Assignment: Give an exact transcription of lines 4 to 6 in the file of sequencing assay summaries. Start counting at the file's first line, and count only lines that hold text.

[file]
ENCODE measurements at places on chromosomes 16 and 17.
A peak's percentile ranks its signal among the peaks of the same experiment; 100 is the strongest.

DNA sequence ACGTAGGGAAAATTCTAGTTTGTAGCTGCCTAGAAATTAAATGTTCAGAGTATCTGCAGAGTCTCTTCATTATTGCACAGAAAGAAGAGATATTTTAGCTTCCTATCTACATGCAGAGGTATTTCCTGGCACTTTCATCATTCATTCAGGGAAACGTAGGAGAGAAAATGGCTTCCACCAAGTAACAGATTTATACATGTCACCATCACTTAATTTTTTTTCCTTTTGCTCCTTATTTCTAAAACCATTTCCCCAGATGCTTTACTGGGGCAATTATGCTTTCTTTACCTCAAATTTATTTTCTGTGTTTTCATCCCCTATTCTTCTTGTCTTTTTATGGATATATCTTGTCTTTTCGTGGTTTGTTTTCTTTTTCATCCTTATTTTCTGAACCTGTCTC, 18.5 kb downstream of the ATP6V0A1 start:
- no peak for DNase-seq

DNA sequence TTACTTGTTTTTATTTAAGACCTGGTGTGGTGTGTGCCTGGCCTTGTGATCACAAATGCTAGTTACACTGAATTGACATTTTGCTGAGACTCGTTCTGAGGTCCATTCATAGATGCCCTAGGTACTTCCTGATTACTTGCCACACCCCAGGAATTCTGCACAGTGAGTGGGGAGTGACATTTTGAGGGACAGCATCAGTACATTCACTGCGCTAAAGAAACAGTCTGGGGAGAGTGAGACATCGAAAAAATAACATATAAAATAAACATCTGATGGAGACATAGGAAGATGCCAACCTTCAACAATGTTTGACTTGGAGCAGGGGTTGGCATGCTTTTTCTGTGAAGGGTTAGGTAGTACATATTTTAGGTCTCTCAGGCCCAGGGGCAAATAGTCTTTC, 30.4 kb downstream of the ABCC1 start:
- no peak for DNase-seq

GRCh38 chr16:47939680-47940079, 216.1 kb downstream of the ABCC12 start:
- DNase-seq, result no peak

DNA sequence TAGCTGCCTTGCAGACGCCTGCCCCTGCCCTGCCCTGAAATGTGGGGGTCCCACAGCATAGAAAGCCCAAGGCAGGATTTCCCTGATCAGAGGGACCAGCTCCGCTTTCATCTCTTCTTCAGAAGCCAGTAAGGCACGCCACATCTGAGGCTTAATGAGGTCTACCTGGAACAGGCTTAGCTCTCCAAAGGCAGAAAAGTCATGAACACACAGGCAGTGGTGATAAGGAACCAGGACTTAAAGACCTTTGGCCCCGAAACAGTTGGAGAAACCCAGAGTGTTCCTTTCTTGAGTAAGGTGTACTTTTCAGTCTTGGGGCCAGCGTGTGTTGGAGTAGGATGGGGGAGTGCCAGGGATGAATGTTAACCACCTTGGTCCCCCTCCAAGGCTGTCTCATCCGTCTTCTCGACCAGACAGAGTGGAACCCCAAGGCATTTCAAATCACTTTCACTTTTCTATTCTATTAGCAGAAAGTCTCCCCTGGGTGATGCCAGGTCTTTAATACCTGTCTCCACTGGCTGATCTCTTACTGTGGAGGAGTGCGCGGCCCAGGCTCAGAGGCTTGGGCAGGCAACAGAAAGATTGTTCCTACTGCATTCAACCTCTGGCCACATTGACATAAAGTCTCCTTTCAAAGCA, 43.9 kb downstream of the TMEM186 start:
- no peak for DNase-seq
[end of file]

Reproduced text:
- no peak for DNase-seq

DNA sequence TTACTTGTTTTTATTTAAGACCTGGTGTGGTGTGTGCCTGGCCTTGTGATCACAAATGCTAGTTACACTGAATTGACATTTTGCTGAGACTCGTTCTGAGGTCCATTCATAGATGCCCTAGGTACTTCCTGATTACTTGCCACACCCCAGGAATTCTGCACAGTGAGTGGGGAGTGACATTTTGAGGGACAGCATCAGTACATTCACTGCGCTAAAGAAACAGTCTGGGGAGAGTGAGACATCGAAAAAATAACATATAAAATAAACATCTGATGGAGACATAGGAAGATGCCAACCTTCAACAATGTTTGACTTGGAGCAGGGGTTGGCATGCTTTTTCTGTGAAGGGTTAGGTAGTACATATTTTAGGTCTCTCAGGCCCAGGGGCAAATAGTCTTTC, 30.4 kb downstream of the ABCC1 start:
- no peak for DNase-seq